Friday, April 12, 2013

The Cyclical Aspect of Time

Reading The Unbearable Lightness of Being and talking so much about the repetition of time or its cyclical nature, reminds me a lot of the novel we read over the summer, 100 Years of Solitude. In his novel, Marquez demonstrated a lot of incidences wherein time seemed to repeat itself through many different characters and through the establishment and decline of the Macondo civilization. Nietzsche's "Myth of Eternal Return" or "Myth of Eternal Recurrence of Actions" basically says that history is bound to repeat itself, just like time does in Marquez's novel. This concern with time is seen in TULB and Kundera really investigates the way time can affect a character's lightness or heaviness.

7 comments:

wkuehne said...

I agree. There are more thematic similarities between 100 Years of Solitude and ULOB though. Many characters in both books obsess over death. In 100 years of Solitude, the Buendia's seem to be eternal- they never die, they simply become ghosts seperated from their bodies. Sabina's obsession with the dead is obvious- she is fascinated with cemeteries, and believes she can communicate with the dead in one way or another. The idea of soul body duality is explored in both novels as well. In the Buendia's world, sould can become seperated from bodies in the form of ghosts, and in ULOB people posit possible forms of the soul after death.

Austin Falk said...

I agree that there is a lot of repetition in 100 Years of Solitude and ULOB. Both of these novels also talk about a lot of sexual themes. Tomas likes his affairs with women while the Buendia relatives often are having affairs with each other. Neither Thomas or the Buendia's learn from their mistakes which sadly ends up leading to both of their downfalls.

TSHAH said...

That's an interesting comparison Ian, and I agree with you Austin. The characters in ULOB do not really learn from their mistakes in the same manner that Marquez's characters fail to learn from their mistakes. However, in ULOB, characters like Tereza recognize and begin to learn from their mistake. Tereza eventually recognizes that she is not content with the womanizing life that Tomas leads, and thus leading her to have an affair of her own in which she attempts to find herself. In Marquez's "Hundred Years of Solitude", the characters never lean from their mistakes until it is finally to late.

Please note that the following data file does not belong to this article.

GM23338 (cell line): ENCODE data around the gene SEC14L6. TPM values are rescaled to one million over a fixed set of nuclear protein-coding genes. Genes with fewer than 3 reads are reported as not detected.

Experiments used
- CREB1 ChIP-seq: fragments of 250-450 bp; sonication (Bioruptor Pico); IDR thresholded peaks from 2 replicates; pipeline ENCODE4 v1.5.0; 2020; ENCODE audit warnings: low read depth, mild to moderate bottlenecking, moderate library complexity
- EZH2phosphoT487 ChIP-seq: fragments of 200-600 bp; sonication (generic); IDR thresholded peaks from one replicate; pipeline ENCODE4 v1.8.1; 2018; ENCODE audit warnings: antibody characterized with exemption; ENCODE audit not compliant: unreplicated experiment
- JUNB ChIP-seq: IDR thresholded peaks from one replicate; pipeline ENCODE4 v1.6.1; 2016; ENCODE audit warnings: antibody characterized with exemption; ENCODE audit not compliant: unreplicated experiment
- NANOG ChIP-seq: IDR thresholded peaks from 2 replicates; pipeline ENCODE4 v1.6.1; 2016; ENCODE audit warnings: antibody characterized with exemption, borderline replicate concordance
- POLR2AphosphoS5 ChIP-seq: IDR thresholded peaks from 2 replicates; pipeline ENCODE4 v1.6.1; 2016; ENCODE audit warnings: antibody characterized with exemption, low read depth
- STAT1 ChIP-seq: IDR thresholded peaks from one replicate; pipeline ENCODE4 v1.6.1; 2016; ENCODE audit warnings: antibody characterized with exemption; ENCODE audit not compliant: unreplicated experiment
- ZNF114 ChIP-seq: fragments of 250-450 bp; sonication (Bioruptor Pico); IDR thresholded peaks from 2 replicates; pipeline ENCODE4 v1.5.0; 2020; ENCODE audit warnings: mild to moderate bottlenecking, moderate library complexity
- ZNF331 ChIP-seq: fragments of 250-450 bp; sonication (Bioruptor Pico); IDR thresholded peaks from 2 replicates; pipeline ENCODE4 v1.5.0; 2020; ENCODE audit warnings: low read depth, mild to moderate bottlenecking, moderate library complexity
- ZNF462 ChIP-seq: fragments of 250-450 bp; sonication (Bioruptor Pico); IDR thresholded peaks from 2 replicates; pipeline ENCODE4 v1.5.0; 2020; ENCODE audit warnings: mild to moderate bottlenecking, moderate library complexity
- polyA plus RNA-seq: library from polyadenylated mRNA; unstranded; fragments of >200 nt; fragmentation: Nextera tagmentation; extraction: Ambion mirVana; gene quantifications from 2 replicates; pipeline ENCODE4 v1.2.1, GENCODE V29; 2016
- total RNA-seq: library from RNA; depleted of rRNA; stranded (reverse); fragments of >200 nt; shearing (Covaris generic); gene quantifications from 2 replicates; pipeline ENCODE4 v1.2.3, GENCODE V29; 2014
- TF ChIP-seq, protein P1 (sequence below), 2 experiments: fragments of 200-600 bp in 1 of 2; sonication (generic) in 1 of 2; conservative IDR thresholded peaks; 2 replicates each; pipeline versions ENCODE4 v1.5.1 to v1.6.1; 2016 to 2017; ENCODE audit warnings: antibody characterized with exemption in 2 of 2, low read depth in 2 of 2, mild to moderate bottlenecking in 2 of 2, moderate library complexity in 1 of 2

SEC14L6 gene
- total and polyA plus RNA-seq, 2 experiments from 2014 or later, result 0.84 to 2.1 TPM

Grant Reggio said...

I totally agree with what everybody has said up until now, and I do find myself thinking back to 100 YOS when considering it. Additionally, I find even more thematic repetition in the form of Kundera's novel. Having each character essentially present the same story through their own perspective is thematically reminiscent of both this idea of repetition and a cyclical nature of time.

Linz A said...

I actually didn't even think about 100 Years of Solitude until I read this, but there are a lot of similarities. I find it interesting that both authors think of time as a cycle that cannot be broken. Cycles in time are not viewed as a positive aspect either. In 100 Years of Solitude, the Buendias are incapable of breaking from their old mistakes, and now in ULOB, Tomas and Tereza are unable to break for the problems of there relationships. Both authors point out the problems with time, but (so far) neither one of them have proposed a solution to the cycle of time. So is the cycle a good thing? Or is it something we are supposed to accept?

Laura N said...

One example of this eternal return is Teresa's life. She left her mother who habitually humiliated and devalued her as a person. When she left her home, Teresa entered into a similarly painful and similarly conflicted relationship with Tomas. Teresa constantly sought approval from these 2 people, and tried to seek something higher for herself, but ultimately her mother and Tomas where centered on heaviness and recognized her for her body and not an individual with a unique soul. Perhaps tereza's life puts herself in similar situations and repeats these painful relationships because they are all she has known as a child. She can't break the cycle because she doesn't know how and if she did she makes a change, she might feel lost because relationships to her mean pain, humiliation and disappointment. I guess this is a just an individual experience but it could inform the greater scheme of things.

TSHAH said...

In “One Hundred Years of Solitude” Marquez is able to tell his story in a non- chronological because he wants to bring focus to the cyclical aspect of time. Personally, I was quite confused as I read Marquez’s novel because events often blended together. I faced a similar situation in “Unbearable Lightness of Being” given that Kundera’s sections do not really follow a chronological order as he too attempts to emphasize the cyclical nature of time. We mentioned in class today that Kundera’s novel feels as if it is never going to end because we as the readers have to piece together the plot from different perspectives told at different times. I believe that the repetition in both novels brings attention to human nature being incapable of change.